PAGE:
Disturbing detentions

PUBLISHED : Monday, 25 March, 2002, 12:00am
UPDATED : Monday, 25 March, 2002, 12:00am

Amnesty International's report on the United States' secretive detention of more than 1,200 foreigners since the September 11 terrorist attacks in apparent violation of international standards is disturbing.

Most of the detainees, of Middle Eastern or South Asian origin, were stopped while going through immigration. While some were found to have committed minor crimes and charged, none has been accused of terrorism-related offences.

Normally, the detained should have been released within 48 hours if they were not charged, but laws passed in the wake of the terrorist attacks have allowed the authorities to hold them without charges for longer periods under 'emergency conditions'. More than six months after the attacks, many remain in custody and have not had access to lawyers.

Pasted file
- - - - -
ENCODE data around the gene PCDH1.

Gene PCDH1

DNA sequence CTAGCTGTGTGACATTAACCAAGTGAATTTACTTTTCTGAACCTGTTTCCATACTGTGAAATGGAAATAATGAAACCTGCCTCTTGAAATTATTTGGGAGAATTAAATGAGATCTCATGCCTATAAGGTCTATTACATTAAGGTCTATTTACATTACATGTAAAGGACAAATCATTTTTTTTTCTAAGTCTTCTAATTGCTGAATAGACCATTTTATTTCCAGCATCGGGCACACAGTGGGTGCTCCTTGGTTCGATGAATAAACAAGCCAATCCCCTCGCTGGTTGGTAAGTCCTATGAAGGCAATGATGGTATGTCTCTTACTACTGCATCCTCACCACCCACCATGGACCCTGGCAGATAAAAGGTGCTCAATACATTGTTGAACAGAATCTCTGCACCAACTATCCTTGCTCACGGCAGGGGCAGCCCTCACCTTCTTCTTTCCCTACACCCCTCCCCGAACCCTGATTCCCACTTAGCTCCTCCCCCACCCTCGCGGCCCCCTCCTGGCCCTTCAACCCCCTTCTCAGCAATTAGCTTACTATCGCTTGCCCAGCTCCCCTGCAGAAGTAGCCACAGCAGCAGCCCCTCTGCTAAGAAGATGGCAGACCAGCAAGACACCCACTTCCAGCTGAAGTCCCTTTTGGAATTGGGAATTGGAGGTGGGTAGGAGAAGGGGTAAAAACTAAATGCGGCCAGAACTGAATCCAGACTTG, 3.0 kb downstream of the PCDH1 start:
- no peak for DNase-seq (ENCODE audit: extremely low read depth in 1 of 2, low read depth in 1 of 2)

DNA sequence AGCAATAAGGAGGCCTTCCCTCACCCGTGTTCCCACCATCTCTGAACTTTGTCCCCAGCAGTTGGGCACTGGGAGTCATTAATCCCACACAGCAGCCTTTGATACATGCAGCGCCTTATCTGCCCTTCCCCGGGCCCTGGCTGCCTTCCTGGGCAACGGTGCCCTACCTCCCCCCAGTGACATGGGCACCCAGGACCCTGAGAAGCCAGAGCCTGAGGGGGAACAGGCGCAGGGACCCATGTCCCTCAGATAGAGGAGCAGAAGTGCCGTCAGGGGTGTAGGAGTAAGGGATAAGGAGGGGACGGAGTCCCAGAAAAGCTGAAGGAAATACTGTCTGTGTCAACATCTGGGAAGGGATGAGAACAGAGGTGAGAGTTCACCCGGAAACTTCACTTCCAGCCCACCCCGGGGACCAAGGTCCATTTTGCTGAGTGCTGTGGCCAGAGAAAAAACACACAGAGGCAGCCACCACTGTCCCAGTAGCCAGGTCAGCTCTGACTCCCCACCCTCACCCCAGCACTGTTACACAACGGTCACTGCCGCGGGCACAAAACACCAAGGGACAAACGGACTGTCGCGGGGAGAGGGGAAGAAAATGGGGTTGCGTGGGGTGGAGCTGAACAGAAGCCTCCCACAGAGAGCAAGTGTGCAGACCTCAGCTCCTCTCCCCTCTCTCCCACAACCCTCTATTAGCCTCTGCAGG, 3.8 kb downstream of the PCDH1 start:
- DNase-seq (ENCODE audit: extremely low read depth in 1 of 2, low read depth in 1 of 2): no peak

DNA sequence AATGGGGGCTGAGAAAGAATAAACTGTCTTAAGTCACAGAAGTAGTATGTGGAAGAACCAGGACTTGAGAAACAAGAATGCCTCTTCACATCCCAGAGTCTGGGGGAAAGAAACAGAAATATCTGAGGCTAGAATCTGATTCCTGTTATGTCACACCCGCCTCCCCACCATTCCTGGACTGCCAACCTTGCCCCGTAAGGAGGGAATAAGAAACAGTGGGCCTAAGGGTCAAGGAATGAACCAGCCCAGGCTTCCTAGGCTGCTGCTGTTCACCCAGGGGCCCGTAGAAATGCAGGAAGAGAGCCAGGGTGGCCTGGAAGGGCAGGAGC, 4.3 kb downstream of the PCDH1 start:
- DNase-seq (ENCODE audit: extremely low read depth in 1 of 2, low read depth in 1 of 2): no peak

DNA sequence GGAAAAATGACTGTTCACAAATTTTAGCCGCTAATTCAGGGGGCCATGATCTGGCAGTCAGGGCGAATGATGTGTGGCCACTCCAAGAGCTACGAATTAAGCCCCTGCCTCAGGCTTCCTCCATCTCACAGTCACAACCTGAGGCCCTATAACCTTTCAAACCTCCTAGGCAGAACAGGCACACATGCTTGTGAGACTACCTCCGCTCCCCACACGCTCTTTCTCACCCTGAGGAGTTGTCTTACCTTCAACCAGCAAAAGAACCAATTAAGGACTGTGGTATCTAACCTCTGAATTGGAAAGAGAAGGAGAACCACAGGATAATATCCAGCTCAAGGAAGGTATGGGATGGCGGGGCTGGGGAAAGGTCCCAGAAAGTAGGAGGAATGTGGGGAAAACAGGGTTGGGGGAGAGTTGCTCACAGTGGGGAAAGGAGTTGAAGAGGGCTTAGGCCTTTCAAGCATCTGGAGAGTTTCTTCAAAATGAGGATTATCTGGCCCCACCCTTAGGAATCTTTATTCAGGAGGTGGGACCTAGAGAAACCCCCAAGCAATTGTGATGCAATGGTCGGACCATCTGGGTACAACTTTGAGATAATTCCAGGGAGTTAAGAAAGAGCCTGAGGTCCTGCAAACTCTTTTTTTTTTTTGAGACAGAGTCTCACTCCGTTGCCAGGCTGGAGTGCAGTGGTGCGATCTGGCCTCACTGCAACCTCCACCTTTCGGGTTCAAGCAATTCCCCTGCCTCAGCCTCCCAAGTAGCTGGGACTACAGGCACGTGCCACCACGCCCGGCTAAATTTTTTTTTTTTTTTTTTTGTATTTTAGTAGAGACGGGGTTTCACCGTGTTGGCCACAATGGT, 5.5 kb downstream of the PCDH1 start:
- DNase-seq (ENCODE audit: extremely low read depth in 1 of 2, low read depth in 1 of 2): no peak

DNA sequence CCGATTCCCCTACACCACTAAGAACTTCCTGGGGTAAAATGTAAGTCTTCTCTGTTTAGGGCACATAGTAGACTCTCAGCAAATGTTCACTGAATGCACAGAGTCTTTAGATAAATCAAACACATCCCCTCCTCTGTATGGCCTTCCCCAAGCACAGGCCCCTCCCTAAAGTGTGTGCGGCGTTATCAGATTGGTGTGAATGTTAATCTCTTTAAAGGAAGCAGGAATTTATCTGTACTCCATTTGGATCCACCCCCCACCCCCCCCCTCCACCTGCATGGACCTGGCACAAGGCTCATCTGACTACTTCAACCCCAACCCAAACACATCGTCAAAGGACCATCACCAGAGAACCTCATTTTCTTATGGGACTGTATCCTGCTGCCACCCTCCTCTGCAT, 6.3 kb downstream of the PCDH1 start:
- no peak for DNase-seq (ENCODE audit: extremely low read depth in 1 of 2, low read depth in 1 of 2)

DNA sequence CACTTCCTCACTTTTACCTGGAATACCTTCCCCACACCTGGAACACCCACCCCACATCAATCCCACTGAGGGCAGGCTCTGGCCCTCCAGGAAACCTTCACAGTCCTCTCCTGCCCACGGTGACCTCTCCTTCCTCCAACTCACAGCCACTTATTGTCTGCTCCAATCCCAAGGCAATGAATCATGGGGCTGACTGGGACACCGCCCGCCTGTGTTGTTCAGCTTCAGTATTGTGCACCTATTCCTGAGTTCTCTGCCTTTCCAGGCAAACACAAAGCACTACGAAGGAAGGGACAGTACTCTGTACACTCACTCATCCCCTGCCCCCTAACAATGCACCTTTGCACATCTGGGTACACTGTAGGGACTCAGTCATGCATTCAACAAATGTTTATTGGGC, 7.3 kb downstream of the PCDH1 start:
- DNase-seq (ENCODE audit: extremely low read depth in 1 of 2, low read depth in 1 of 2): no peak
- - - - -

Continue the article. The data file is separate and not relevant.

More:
That the United States has failed to observe internationally accepted rules of detention makes a mockery of its avowed goal of making the promotion of human rights a central tenet of its foreign policy.

Every year, the State Department publishes reports in which it passes judgment on the human rights conditions of every country in the world.

As these reports often draw heavily on the findings of Amnesty International, the US Government should take heed of the human rights organisation's criticisms and adopt appropriate measures to address the alleged abuses. Otherwise, it would lose its moral authority over atrocious regimes with no respect for human rights.

Any attempt by any government to ditch basic rules protecting personal freedoms for the sake of national security should be treated with the greatest scepticism.




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